Joan Wilson reviews Diane Coyle‘s wonderful discussion on the future environmental and economic successes of society.
How can we ensure that we leave behind enough of an environmental, economic and societal legacy for future generations? This is the crux of the discussion behind Diane Coyle’s wonderful book, The Economics of Enough, which places a firm emphasis on our need to give weight to the future when making decisions about the organisation of our societies today.
Economic problems lying in wait
In the wake of the deepest recession since the Great Depression, brought on by the near collapse of the global banking system, Coyle reminds us that the financial crisis is just one of the many economic challenges we face. More pressing is the instability in our natural environment, as consumption demands by an ever-expanding world population continue to put strain on the earth’s resources. Add to this burgeoning government debt – already high in the face of demographic change and exacerbated by the bailouts of big banks – for which the burden of repayment rests on workers of the future.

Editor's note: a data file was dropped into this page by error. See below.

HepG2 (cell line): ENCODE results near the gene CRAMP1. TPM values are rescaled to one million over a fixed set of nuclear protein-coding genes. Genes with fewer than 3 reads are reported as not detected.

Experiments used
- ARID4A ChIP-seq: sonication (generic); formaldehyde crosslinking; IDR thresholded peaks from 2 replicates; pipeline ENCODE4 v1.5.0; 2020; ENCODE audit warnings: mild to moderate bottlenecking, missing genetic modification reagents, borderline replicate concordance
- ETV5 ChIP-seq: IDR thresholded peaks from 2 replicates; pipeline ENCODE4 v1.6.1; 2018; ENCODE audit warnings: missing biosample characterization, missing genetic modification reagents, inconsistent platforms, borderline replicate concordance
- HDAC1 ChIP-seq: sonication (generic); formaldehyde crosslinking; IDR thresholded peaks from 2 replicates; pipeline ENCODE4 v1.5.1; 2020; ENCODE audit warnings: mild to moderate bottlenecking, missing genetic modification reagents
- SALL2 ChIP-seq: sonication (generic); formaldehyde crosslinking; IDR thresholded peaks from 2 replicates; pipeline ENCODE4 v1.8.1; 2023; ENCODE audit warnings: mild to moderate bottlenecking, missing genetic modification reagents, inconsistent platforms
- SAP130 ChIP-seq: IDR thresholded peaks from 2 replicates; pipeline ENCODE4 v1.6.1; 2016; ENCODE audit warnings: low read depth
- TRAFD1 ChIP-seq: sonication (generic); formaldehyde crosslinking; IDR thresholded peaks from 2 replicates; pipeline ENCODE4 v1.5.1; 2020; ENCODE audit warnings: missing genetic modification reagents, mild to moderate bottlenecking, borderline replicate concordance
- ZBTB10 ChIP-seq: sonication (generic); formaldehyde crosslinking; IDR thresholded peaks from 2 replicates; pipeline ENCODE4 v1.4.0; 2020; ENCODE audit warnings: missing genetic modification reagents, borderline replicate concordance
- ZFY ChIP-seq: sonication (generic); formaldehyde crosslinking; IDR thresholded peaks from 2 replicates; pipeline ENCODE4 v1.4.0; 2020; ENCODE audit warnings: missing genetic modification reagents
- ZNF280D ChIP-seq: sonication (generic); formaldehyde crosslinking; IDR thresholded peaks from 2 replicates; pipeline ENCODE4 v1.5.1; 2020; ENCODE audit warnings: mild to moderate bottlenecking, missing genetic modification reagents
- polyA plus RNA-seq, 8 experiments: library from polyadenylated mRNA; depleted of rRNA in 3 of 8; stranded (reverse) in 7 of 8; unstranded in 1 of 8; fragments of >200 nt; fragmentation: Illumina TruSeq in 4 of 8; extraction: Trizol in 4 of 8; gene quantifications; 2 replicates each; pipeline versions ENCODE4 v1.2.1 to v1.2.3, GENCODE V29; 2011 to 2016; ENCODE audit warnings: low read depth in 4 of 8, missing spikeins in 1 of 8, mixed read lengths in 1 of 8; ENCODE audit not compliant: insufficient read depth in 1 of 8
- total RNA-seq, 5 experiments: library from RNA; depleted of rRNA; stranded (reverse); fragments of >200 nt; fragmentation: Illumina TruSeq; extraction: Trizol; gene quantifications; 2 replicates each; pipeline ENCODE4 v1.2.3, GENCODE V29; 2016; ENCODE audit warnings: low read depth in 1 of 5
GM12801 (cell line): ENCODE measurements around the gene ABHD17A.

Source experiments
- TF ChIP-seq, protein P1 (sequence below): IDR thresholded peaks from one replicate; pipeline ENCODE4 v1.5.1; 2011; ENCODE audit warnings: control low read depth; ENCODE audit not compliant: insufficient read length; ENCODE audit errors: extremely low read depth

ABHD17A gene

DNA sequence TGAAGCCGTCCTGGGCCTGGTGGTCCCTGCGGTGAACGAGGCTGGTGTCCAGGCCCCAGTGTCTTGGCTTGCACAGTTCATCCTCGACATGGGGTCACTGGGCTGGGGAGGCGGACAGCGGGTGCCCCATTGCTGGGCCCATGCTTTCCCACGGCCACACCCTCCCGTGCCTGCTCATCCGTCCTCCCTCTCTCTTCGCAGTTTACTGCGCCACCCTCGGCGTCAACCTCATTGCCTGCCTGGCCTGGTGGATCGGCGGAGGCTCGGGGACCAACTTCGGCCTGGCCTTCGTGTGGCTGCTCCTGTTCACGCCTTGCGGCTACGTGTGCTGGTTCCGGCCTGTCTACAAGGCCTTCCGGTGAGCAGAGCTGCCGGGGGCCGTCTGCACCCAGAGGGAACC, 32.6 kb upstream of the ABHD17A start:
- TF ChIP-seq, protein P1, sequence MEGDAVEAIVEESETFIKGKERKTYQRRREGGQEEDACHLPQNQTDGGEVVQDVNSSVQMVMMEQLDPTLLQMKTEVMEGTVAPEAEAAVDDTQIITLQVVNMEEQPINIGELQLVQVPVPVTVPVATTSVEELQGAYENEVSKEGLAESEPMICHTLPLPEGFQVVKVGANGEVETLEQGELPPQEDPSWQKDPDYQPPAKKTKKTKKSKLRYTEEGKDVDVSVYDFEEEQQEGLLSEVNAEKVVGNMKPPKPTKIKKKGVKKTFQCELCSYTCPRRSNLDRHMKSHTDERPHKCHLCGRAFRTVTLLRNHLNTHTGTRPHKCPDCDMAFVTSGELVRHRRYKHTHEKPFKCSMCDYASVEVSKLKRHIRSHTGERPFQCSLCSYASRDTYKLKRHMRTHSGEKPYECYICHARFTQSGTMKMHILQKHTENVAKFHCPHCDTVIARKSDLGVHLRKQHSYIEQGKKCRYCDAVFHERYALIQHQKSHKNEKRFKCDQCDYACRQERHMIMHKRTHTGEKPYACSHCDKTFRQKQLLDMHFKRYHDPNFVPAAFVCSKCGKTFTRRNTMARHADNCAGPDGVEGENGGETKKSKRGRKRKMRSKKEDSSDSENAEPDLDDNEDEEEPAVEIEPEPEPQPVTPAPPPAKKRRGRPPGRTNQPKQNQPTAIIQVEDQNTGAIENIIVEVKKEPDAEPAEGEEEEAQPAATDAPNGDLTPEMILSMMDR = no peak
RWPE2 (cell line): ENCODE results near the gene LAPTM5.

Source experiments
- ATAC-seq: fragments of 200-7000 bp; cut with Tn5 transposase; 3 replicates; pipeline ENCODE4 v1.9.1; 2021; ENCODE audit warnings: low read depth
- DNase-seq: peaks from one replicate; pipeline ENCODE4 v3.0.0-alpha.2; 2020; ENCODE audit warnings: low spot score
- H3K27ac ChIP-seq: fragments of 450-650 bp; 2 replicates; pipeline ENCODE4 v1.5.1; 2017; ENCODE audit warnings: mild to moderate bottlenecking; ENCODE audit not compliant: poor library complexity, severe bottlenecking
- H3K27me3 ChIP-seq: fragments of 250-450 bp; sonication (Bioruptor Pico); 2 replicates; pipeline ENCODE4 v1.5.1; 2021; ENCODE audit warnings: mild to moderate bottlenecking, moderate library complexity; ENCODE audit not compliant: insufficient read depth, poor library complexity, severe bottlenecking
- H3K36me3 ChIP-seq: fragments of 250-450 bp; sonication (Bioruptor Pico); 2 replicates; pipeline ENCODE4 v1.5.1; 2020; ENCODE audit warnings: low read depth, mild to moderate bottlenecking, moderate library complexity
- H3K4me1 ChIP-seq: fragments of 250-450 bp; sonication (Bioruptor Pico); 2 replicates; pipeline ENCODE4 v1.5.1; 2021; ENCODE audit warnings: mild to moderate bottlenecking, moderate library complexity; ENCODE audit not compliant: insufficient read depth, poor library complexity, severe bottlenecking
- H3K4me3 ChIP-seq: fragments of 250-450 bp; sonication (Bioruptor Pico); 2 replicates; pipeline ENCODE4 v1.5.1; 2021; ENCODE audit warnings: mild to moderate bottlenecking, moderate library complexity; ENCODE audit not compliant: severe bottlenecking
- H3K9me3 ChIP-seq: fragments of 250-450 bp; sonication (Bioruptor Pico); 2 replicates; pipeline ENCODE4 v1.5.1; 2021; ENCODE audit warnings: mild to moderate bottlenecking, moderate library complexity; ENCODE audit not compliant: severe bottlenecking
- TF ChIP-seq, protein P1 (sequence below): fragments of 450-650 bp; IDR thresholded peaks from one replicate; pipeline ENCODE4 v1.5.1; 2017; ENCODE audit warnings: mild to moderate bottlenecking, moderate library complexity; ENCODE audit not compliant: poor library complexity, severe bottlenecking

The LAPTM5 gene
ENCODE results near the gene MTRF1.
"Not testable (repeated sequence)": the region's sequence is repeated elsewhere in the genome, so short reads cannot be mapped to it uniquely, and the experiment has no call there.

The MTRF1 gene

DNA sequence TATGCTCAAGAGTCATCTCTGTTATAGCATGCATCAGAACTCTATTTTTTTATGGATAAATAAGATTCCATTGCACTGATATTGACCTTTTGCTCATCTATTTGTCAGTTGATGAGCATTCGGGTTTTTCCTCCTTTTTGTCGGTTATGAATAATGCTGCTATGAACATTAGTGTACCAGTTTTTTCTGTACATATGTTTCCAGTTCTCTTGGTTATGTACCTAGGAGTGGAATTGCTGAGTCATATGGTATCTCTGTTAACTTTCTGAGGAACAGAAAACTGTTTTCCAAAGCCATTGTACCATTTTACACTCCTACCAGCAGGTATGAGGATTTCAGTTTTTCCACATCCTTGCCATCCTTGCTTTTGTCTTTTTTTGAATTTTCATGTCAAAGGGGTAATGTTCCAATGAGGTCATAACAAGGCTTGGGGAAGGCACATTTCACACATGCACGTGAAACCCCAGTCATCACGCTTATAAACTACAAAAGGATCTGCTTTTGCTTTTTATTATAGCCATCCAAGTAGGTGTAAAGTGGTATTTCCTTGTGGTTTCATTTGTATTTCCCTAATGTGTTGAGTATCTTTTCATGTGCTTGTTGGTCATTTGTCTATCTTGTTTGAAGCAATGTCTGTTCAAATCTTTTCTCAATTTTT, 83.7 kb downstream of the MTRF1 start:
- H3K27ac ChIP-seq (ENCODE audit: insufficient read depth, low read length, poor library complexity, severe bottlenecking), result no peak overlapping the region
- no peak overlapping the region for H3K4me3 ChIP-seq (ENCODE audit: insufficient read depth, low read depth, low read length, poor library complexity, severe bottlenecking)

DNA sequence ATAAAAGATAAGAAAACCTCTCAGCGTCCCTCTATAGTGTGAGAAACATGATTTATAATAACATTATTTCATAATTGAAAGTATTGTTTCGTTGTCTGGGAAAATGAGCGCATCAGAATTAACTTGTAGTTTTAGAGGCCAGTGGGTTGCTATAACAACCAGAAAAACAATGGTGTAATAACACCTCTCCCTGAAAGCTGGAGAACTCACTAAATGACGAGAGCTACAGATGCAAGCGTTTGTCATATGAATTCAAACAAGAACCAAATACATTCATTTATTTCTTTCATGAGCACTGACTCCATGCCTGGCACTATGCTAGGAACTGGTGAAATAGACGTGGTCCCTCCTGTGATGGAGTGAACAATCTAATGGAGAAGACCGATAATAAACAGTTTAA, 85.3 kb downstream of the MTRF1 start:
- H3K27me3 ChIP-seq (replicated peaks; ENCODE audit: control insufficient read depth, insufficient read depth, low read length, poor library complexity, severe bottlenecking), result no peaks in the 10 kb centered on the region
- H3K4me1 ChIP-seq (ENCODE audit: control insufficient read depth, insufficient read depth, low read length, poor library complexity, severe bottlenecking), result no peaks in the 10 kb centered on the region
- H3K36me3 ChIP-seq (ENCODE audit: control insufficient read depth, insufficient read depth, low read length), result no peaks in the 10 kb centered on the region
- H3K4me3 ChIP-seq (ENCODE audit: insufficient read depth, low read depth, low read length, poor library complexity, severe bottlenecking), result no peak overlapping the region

Consider too that growing economic prosperity has primarily benefited the few, with those at the top end of the income dispersion gaining more than their due in financial bonus rewards and inflated salaries, while low-to-middle-income households have seen their disposable earnings drop. Inequality is rife in countries such as the
US and the . Furthermore, an uneven distribution of the returns to economic growth is intensifying the corrosion of trust, the ‘social capital’ that forms the fabric of our society. UK
Should we give up on growth?